A strong case can be made for the average joe when it comes to choosing to wear the same outfit twice or even three times within a week.
Now although body perspiration has to be accounted for with things like a fresh vest, clean underwear and a new pair of socks, the decision to don a t-shirt or a trouser that was already worn on the previous day is largely acceptable within various cultures throughout the world.
The common reasoning behind this is…
If an item of clothing is devoid of any stains, unpleasant smelling odours and is generally considered clean enough for another wear, then it’s okay to put on for a second or even a third time at a push.
But have you ever thought about whether your favourite soccer stars sport the same athletic attire for each competitive game?
Well, I have!
And from my research findings I managed to make a significant discovery.
Players generally wear football kits repeatedly, as kit men are employed by clubs to launder and recondition them after each game. However, sometimes player jerseys are only worn on a single occasion due to factors like shirt swapping with opponents; giving them to fans as souvenirs or even choosing to donate them to local or international charities.
What happens to player jerseys after matches?
With that said, let’s take a more precise look at the different journeys a football kit can take once a match is finished.
If you’re strapped for time, watch the video below which gives a short 3-minute-long summary of the topic at hand.
1. Kit laundry
Former professional Graeme Le Saux provided his own personal account on football kit use within the game to The Guardian in 2013.
He recalled that after matches were played during his time in the Premier League, all he would have to do is throw his dirty kit on the floor in the dressing room and a kit man employed by the club would take it away for washing.
The former Chelsea and England national team player also gave a recollection on his stint at Blackburn Rovers in the 1990s.
He mentioned that due to the relatively smaller financial stature of the club, he and his team mates were forced to take their training kits home – in football kit bags – for personal washes after each session.
It’s also now pretty common for players to have two or three pairs of kit for a single game – one for each half plus an extra spare in case of emergencies.
Once these kits are cleaned and ironed, they are also checked for minor damage and if any small tears are spotted, the kit man simply stitches these up one at a time.
2. Charity donations
Footballers are some of the most publicly sought-after professionals within the world that we live in today.
Lots of young people look up to players as idols and role models, and are often filled with a lot of excitement when they receive a sporting object that previously belonged to one of these widely acclaimed stars.
This is why footballers sometimes choose to donate their jerseys or shorts to local charities either by themselves or through official channels at the club that they represent.
A great example of this took place in the year 2020, when 500 Premier League players chose to donate signed shirts as part of a campaign in the United Kingdom to raise money for National Health Service (NHS) charities.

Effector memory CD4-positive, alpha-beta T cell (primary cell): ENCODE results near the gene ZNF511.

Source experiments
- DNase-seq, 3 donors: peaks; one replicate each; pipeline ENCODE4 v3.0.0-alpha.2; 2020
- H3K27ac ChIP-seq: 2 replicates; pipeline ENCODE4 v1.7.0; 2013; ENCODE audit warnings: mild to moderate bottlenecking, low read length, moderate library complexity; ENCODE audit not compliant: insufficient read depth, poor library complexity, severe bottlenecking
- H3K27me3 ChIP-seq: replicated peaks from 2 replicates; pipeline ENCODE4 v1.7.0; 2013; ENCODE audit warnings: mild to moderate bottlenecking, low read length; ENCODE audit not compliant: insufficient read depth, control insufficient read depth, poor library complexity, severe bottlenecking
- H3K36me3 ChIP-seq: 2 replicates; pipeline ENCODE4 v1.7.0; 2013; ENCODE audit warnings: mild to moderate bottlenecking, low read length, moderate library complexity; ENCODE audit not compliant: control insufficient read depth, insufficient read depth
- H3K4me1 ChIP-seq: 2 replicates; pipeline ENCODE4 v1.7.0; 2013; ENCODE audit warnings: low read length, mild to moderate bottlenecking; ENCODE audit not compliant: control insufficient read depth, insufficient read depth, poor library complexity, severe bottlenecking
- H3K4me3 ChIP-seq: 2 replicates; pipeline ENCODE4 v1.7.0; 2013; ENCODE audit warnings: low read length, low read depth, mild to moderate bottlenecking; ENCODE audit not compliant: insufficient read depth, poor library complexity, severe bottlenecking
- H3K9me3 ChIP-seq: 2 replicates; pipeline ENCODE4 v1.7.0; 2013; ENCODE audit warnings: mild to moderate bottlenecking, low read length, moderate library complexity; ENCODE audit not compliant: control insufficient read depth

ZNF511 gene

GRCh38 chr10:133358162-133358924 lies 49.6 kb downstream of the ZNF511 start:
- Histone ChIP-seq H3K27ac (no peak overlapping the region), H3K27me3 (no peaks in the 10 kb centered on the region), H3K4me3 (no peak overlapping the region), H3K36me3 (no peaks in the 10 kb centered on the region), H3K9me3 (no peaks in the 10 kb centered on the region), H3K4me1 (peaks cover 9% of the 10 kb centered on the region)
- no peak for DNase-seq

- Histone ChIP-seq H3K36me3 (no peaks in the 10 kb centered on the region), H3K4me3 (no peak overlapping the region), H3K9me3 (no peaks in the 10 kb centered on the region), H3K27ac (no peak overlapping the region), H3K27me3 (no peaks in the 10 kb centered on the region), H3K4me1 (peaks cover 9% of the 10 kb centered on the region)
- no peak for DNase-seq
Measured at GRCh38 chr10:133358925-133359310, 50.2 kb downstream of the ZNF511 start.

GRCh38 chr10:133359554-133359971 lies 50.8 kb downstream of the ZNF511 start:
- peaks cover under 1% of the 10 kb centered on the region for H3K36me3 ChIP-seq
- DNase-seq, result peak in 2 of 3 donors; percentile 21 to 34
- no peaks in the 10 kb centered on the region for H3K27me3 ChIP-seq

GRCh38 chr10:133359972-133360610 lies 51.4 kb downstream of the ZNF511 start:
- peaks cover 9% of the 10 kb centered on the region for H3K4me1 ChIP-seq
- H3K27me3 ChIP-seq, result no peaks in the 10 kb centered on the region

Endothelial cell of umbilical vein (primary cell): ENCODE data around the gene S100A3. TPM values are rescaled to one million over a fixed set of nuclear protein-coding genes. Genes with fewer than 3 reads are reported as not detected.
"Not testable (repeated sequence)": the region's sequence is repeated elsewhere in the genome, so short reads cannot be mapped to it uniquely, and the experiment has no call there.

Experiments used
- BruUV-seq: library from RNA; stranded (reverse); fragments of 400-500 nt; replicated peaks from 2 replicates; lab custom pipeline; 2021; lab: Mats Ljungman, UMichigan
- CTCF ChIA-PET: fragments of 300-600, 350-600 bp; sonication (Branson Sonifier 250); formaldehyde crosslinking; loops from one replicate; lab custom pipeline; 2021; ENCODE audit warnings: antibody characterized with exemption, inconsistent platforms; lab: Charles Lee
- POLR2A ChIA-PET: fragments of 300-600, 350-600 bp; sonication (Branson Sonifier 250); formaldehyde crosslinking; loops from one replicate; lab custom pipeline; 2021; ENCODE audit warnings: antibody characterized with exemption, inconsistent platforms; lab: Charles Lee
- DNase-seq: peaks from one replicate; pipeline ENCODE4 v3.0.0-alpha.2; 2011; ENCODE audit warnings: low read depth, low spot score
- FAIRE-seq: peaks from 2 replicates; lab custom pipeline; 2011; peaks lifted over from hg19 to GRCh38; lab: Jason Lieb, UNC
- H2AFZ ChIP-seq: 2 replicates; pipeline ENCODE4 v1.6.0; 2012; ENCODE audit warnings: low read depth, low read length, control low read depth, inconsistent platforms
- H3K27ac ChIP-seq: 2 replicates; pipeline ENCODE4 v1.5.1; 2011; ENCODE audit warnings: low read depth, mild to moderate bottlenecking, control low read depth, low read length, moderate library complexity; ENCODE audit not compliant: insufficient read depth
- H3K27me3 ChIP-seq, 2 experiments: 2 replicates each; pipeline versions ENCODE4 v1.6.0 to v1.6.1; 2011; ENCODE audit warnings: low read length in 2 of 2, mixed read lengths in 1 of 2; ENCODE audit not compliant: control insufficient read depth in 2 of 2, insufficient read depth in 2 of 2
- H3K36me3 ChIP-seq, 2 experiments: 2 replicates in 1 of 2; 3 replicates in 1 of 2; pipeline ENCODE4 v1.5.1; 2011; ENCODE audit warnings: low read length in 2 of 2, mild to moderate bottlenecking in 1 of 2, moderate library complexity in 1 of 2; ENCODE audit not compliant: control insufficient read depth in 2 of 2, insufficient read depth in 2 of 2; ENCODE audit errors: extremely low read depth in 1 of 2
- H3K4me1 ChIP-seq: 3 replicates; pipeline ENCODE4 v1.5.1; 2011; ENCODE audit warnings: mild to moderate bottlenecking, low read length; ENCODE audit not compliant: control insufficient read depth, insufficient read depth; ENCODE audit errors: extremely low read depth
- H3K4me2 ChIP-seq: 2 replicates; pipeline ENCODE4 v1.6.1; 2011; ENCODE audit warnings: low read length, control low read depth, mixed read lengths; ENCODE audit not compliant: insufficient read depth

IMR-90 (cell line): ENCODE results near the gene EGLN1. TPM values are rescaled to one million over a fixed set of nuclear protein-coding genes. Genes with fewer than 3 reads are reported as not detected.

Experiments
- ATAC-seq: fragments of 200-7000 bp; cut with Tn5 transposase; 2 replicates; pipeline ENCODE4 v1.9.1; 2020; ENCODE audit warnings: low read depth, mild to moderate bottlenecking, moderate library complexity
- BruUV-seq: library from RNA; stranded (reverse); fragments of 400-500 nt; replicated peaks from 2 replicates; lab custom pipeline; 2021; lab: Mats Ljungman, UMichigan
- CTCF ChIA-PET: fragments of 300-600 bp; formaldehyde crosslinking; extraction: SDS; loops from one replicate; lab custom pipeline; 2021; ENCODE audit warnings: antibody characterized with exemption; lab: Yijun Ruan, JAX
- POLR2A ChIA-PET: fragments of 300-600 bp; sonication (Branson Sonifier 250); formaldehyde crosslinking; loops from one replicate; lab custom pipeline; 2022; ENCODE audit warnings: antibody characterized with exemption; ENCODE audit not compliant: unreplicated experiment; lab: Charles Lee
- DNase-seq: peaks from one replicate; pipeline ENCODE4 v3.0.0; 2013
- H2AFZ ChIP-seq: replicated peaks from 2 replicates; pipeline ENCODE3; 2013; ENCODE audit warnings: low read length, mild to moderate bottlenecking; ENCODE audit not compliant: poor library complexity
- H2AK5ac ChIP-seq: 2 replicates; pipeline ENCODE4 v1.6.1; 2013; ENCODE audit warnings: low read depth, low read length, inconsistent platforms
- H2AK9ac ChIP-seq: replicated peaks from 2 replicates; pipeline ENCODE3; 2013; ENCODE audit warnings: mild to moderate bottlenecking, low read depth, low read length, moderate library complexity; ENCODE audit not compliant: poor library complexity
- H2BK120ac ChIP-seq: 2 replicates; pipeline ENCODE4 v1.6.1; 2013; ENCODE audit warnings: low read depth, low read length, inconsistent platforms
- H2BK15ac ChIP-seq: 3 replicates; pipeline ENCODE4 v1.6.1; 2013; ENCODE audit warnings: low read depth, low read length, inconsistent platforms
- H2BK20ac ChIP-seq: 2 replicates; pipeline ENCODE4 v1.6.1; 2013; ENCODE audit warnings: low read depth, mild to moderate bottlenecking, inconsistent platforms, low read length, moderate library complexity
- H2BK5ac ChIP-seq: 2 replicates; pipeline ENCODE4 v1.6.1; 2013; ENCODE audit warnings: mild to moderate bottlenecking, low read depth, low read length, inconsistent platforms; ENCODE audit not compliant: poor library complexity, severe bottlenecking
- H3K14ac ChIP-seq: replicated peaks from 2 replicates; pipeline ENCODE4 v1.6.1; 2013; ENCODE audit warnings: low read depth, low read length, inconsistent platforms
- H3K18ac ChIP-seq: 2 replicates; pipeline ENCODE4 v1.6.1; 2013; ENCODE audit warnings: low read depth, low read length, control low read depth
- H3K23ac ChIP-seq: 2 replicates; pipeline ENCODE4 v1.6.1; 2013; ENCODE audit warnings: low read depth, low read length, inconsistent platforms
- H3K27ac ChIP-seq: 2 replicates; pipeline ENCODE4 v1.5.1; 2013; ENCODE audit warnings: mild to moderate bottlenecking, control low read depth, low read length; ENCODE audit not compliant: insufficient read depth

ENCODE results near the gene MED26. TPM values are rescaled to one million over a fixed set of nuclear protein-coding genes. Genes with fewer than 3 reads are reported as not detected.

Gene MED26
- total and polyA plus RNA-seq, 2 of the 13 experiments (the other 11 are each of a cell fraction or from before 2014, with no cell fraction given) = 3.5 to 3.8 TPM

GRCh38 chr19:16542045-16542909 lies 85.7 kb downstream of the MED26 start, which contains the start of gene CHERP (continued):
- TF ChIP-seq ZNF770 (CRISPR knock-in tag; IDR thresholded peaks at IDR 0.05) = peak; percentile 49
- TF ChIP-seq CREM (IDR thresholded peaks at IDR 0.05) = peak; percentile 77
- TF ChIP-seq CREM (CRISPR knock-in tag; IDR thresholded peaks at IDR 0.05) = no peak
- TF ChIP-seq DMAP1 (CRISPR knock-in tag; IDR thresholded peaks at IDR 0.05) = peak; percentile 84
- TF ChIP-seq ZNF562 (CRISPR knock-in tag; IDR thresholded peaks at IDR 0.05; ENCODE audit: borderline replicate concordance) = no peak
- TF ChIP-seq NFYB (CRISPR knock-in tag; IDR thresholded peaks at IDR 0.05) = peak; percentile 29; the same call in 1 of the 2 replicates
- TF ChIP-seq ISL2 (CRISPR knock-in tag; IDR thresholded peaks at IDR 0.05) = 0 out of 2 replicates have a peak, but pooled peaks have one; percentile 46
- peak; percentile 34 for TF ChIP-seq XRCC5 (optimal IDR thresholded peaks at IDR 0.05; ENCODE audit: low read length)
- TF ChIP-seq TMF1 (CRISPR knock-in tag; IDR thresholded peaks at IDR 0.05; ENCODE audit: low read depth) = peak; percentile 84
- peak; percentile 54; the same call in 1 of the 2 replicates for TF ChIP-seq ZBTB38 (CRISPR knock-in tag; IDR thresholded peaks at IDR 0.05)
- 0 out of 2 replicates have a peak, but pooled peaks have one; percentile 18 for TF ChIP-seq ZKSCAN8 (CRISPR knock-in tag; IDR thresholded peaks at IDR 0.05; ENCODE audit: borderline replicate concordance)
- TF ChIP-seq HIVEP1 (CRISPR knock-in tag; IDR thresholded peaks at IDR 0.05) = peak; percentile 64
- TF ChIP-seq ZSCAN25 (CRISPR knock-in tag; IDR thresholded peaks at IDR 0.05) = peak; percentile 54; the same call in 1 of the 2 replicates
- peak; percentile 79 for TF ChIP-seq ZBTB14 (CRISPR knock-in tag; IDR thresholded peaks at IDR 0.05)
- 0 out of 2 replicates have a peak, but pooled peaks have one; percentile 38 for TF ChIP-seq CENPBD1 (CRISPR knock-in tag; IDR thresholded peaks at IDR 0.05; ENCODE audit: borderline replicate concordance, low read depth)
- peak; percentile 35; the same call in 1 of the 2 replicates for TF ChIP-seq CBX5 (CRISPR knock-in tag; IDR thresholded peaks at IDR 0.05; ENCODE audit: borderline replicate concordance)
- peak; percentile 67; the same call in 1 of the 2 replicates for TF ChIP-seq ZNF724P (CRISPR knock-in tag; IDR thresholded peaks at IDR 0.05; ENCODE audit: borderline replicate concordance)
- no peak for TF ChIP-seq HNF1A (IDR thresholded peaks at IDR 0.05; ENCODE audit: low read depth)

3. Swapping with opponents
If you watch matches play out until the very end, you will have undoubtedly noticed that footballers sometimes exchange jerseys with their opponents at full-time.
Once the referee blows his whistle, players are usually seen removing their own shirts and trading them with members of the opposition.
However, it is not an act that is universally accepted across all football teams.
At one point, Manchester United’s club leadership discouraged their own players from shirt swapping in a bid to save money, as they pointed towards the cost-ineffectiveness of the habit.
4. Public auctions
As footballers are massive public figures, they are able to spring themselves into the media limelight with relative ease.
Sometimes, they are known to sell their previously worn kits as cherished memorabilia on various online marketplaces.
One of the best examples of this happened recently when Manchester City midfielder İlkay Gündoğan auctioned the shirt he wore in the Champions League first leg tie against Borussia Dortmund, to help raise surgery funding for a young girl that was battling a rare skeletal disorder.
5. Tossing towards fans
Lastly, footballers occasionally give up their shirts to their club’s own fanbase.
When a match concludes, it’s not a rare spectacle to see a player running or slowly jogging over to the touchline where a section of fans still reside and giving a young child or teenager the jersey that they wore during the game.
In some cases, fans come to the stadium ground prepared with a written placard indicating that they would like to have a particular player’s shirt after the game as a souvenir.
In summary, this article has revealed that answer to the question of whether footballers wear the same kit twice is not clear cut.
To briefly recap…
Football players who represent clubs competing at the upper echelons of the game typically wear their kits only once, due to the fact that these teams receive a huge amount of shirt donation requests from local charities. Additionally, there are numerous instances where such players swap shirts with their opponents after matches have concluded.
However, the aforementioned scenarios don’t always play out on a weekly basis, particularly with clubs in the lower league divisions of football.
This is because kit men are employed to collect and launder the worn shirts and shorts, as well as recondition them for re-use in future fixtures.